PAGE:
Teenage girls especially are more likely to be dissatisfied with their bodies and body image. More time on social media can potentially increase the likelihood of a negative view of themselves physically. Spending so much time looking at other young people often leads to unhealthy comparisons.

Relationships

Social media can be a forum for teenage drama. Nearly three-quarters of high school students surveyed report that social media negatively impacts romantic relationships.

It can also increase potential face-to-face confrontations due to posts or comments made online. Too much time on social media can lead to false impressions and accusations. It can end friendships due to misunderstandings.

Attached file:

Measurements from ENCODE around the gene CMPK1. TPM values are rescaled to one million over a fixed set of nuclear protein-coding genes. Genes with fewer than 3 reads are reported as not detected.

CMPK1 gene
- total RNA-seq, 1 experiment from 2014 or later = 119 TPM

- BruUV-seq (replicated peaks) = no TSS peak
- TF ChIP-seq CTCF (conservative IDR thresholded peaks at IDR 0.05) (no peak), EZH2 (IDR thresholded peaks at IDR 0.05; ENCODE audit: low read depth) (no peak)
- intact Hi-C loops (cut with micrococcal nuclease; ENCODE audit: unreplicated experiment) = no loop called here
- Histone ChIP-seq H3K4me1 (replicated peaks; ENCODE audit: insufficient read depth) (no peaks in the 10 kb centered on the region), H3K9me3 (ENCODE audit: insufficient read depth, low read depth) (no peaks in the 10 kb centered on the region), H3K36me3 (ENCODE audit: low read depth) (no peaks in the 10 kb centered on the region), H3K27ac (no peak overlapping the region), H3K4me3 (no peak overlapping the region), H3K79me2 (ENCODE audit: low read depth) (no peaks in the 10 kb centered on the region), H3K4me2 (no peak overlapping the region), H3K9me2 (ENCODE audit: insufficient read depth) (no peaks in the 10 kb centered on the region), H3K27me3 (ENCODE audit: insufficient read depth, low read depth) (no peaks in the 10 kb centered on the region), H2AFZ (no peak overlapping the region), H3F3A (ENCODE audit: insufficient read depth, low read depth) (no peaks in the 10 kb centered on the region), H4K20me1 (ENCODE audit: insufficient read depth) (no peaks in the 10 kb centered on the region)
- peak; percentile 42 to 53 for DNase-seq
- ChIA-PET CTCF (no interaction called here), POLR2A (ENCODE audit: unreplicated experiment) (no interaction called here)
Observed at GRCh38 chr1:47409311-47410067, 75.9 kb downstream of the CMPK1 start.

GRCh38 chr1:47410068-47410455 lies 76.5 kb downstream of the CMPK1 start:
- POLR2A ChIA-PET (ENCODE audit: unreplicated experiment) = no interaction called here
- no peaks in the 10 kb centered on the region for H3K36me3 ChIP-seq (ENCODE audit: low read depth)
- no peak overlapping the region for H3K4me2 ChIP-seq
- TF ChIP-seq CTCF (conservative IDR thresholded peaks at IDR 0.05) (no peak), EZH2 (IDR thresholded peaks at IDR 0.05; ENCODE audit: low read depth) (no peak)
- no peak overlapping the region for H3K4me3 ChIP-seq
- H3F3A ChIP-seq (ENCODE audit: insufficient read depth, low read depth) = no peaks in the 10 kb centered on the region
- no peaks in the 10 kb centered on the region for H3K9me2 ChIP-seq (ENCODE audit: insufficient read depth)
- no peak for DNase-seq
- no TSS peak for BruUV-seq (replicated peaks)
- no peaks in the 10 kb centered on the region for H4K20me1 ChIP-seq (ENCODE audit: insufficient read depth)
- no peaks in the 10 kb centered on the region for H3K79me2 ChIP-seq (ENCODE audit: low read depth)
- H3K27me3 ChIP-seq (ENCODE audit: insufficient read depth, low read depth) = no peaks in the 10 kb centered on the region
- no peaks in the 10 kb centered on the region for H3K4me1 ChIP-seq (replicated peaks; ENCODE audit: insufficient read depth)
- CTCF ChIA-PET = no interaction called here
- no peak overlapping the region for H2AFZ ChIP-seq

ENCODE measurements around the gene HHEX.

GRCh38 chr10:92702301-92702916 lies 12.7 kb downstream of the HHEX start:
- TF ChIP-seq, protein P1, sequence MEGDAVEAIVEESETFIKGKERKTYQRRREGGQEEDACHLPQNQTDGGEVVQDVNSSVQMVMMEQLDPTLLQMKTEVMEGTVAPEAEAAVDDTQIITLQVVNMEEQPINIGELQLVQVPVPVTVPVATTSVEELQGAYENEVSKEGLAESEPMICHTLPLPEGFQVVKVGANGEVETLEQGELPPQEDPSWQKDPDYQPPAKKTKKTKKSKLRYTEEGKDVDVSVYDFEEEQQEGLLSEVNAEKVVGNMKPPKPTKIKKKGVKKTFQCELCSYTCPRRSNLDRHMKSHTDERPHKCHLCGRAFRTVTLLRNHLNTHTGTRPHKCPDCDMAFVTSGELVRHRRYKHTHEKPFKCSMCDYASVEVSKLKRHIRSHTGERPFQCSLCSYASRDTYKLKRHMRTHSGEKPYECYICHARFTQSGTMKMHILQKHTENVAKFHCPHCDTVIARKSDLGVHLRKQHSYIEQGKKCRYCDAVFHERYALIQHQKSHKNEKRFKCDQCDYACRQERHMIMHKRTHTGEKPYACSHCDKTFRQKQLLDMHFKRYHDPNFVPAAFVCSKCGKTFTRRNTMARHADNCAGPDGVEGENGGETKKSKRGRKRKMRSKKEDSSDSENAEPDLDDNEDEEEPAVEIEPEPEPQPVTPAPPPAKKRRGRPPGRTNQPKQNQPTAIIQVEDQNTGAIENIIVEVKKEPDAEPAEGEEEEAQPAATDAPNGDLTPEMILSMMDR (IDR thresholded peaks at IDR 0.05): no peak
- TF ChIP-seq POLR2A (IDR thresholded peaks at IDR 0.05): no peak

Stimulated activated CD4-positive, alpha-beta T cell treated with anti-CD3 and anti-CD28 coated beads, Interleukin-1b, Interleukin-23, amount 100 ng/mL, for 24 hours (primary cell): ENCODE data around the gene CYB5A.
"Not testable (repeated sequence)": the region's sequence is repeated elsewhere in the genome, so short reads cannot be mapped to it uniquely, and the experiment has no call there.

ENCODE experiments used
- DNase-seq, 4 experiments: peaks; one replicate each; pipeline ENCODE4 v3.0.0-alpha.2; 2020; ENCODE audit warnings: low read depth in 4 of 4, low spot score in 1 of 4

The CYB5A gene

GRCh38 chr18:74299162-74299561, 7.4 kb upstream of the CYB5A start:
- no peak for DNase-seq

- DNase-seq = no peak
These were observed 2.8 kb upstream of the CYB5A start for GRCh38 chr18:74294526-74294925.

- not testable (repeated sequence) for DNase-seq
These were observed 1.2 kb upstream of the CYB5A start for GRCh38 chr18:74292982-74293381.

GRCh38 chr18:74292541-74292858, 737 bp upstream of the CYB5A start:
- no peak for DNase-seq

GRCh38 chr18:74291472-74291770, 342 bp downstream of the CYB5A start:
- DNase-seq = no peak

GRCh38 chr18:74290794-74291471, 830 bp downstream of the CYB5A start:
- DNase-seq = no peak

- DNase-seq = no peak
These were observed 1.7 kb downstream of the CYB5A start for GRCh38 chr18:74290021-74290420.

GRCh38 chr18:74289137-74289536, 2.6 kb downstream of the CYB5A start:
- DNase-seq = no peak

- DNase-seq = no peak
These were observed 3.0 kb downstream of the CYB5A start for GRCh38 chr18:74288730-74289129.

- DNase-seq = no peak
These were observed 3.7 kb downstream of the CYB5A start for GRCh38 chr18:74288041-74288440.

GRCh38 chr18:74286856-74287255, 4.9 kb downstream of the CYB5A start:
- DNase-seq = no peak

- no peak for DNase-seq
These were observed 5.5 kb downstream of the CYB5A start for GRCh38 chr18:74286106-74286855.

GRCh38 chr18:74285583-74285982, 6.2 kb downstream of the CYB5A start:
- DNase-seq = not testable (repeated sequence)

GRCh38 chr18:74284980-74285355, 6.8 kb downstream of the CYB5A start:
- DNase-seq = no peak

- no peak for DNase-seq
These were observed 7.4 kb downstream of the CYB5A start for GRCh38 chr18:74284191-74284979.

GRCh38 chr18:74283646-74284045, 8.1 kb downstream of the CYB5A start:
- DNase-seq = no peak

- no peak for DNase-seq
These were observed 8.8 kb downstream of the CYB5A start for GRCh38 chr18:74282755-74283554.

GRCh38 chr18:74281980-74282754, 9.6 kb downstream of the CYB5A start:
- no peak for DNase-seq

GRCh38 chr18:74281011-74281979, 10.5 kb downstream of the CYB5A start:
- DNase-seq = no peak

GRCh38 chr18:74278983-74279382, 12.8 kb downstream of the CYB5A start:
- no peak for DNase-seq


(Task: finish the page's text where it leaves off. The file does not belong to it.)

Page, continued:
Conversely, spending too much time on social media can negatively impact relationships with family members and other people in the real world. As children or teens retreat more into the online world and spend less time socializing face-to-face, relationships can suffer.

Social media can foster negative relationships and invite potentially dangerous online interactions. It can pressure children or teens into sharing explicit content or elevate the risk of being the victim of sexual assault.

It can be difficult to know exactly who you are talking to online. Social media can expose children and teens to online predators and dangerous individuals.

Bullying

Social media gives children and teens unlimited access to each other, which means that bullying activities can continue even after school hours. It can feel easier for a person to text or post negative comments than to say something directly to a person’s face.